by Guest Blogger Leo Chan
In Q4 2019, my family went fully electric and added a second EV. The second EV introduced charging challenges. I thought we could share one NEMA 14-50 outlet by alternating charging cars every other day but due to long commutes, this wasn’t possible.
I needed a solution and wanted to leverage the NEMA 14-50 outlet in my garage; I was looking for a solution that:
- Allowed dual EV charging
- Was electrically safe and could automatically manage the power output to both cars
- Leveraged my existing charging infrastructure (NEMA 14-50 outlet)
- Could be portable – I could take it with me if I moved homes in the future (so I didn’t have additional sunk costs)
Introducing the ClipperCreek HCS-D40P Plug-in Level 2 Dual Charging Station. This was the only solution that checked all the boxes for me and I was delighted, no thrilled, to find it. It’s a new product that launched in Nov 2019 at a price of $1,369. With the federal tax credit of 30% of an EVSE and any local EVSE rebates ($250 in the state I live in), this drops the price to about $700. Not bad, considering most EVSE single chargers run at a price of $600.
My thoughts on the ClipperCreek HCS-Dual EV Charger…
The ClipperCreek HCS-D40P is packaged very well. Each of the components are wrapped with plastic, charging components with bubble wrap and additional cardboard when needed, to ensure safety from scratches/movement during shipment.
My Initial impression when I took out the unit; I was impressed. ClipperCreek has produced a high-quality product – all of the components, even the charging holders. It’s the same level of quality I’ve seen with ClipperCreek products at my workplace.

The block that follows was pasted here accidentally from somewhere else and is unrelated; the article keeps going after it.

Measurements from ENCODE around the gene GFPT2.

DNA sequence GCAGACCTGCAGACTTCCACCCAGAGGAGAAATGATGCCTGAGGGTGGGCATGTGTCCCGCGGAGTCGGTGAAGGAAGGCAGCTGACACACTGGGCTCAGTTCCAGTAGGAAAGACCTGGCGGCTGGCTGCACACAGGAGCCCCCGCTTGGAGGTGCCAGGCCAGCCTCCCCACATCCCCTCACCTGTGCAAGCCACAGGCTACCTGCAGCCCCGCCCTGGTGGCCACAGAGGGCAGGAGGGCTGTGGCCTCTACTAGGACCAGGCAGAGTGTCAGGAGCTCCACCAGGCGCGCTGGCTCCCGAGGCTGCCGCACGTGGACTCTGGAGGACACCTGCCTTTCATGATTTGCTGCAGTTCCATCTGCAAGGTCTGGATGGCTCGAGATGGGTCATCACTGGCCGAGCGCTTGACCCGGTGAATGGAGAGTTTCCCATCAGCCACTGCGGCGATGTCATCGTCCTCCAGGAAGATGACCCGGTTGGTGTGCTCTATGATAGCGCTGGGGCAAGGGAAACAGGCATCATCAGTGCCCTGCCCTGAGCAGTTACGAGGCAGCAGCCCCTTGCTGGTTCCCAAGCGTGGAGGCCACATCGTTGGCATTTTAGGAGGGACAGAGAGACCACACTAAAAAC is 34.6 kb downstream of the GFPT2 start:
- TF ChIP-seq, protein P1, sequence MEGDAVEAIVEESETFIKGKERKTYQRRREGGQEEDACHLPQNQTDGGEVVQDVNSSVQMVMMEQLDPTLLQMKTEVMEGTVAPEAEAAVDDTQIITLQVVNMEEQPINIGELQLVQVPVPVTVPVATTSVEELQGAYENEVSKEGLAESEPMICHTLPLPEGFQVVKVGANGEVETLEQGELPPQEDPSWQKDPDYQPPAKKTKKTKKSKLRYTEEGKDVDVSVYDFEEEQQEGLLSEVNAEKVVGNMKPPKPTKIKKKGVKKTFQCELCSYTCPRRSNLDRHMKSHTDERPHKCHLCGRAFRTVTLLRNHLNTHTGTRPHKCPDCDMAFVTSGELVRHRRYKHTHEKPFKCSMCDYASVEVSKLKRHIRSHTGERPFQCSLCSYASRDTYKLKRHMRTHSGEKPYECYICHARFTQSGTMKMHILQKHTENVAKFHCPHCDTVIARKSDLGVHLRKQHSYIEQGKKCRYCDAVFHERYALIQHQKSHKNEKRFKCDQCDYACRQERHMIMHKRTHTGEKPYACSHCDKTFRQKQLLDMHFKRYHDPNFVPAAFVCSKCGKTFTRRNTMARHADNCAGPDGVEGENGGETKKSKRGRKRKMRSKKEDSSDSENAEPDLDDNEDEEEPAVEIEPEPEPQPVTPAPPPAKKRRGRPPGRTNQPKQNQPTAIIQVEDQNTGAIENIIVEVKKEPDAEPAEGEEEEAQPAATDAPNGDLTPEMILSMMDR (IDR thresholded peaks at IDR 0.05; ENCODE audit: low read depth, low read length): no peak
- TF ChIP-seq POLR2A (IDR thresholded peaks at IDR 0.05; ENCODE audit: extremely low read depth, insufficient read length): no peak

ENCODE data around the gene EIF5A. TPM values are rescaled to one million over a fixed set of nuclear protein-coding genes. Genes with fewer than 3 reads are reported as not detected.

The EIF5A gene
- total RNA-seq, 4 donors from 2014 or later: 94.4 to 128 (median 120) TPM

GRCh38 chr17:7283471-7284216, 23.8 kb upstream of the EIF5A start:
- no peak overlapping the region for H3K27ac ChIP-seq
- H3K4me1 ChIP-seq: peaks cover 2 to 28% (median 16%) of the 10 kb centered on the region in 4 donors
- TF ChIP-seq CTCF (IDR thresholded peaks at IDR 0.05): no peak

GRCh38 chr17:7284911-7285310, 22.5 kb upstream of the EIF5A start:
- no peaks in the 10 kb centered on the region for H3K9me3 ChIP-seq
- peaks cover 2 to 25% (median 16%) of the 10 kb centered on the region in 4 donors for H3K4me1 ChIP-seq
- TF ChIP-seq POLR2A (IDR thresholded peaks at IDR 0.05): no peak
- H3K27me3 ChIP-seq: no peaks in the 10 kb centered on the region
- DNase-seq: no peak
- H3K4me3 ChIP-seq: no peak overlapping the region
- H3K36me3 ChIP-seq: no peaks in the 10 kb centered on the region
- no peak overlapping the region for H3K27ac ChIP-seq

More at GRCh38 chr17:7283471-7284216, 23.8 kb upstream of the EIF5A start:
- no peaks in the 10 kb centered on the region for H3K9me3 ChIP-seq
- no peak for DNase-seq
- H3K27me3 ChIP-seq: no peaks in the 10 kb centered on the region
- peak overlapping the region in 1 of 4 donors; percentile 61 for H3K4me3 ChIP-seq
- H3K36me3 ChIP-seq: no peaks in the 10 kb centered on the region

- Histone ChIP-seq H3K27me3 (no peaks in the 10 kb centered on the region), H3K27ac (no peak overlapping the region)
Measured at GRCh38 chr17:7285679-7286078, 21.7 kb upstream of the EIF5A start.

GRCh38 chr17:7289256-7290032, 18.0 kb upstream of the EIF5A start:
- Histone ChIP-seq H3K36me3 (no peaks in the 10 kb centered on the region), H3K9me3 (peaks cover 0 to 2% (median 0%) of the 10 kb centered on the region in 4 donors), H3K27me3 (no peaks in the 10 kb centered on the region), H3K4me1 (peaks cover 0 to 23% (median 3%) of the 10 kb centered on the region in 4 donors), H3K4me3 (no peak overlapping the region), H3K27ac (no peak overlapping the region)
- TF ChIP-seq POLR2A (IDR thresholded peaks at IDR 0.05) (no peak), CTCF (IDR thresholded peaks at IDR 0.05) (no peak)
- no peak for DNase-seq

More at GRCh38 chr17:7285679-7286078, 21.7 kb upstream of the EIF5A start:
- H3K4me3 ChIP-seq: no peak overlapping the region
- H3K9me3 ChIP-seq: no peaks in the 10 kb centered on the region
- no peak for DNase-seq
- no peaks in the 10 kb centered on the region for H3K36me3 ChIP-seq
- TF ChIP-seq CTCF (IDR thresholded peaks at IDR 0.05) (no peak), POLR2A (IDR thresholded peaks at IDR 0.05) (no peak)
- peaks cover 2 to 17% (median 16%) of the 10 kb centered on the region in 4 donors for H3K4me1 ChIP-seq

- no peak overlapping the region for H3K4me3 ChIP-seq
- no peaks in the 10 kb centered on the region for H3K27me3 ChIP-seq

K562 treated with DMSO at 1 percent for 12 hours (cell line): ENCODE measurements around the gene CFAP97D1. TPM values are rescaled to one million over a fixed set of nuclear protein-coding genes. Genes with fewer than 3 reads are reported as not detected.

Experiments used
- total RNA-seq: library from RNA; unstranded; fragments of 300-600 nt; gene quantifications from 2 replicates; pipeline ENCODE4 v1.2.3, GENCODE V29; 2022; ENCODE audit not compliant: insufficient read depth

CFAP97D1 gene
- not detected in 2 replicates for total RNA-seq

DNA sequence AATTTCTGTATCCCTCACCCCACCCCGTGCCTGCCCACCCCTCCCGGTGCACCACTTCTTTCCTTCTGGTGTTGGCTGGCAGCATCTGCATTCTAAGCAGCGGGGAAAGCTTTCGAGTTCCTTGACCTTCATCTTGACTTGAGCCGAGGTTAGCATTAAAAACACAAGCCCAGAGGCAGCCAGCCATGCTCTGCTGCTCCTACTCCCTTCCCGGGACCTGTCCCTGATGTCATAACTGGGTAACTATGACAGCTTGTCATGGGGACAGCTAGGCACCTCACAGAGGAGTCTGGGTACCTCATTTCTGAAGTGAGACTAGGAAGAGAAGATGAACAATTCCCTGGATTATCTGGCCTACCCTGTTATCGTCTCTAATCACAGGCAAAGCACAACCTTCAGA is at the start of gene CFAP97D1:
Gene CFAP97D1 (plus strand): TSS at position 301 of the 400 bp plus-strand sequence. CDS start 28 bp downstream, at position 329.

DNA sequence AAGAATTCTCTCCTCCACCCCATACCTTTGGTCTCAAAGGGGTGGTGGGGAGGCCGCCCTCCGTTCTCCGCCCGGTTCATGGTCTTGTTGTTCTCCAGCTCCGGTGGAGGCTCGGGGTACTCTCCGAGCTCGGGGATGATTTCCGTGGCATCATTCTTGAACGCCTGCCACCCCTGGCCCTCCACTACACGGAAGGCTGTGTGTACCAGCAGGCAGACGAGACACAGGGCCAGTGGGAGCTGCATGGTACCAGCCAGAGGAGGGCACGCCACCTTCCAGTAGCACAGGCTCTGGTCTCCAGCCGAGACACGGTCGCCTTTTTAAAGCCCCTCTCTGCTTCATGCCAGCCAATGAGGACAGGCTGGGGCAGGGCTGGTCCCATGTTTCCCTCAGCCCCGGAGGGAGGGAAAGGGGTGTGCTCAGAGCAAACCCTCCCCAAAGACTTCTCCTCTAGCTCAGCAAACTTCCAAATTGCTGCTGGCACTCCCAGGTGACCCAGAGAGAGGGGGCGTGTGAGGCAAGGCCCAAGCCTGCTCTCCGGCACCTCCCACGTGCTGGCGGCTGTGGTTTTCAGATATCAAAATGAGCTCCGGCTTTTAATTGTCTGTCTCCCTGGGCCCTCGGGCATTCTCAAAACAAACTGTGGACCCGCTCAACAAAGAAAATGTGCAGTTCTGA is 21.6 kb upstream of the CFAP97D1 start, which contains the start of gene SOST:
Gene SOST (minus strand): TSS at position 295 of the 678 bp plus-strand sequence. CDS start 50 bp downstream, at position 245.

Installation is a breeze. All that’s required is to mount the EVSE charger on the wall (with two screws) and plug it directly into the NEMA 14-50 outlet. Do know that the NEMA 14-50 plug only extends to a maximum of 12 inches in length; this is per regulation and you’ll want to be aware of this before you install. Also, you’ll need to make sure you drill into wood studs (or have appropriate wall anchors if you can’t) and that’s it. It only takes several minutes and your dual charging station is up and running.
One thing to mention, your NEMA 14-50 outlet may be upside down if you own a Nissan LEAF or a Tesla. That was the case for me. The grounding hole was on the top of my NEMA 14-50, not on the bottom like the ClipperCreek required. A simple rotation of the plug addresses this easily. If you’re not comfortable doing that, do hire an electrician.
Charging works perfectly. The ClipperCreek EVSE safely manages the power output depending on how many EVs you have plugged in. When I have one EV plugged in, the unit delivers a full 32A charge at 8kWh. When I plug in my second EV, the unit automatically halves the charge rate, to deliver 16A at 4kWh to both cars simultaneously. The HCS-DP seamlessly manages the power output in the background.
That’s exactly what I wanted. I didn’t want to worry about making sure my cars didn’t charge at the same time and risk blowing a fuse or worse for my electrical panel if I had put in two NEMA 14-50s in my garage. The ClipperCreek charging station definitely delivers.
There’s also three indicator lights on the unit, yellow/orange for power, red for fault and green for charging. The lights illuminate for the charging side you’re using. Straightforward and very easy to understand.
The ClipperCreek HCS-D40P Plug-in L2 Dual Charging Station is exactly the product I was looking for. It checked every single box: charged two EVs, electrically safe and managed power output automatically, leveraged my existing electrical infrastructure and is portable. With both the federal tax credit and local EVSE rebates, the price is definitely affordable.
In summary, if you’re a two EV household and are looking for a safe, reliable way to charge your cars, I fully recommend the HCS-D. I have great confidence in this unit to keep my Tesla Model 3 and Nissan LEAF safely charged for years to come.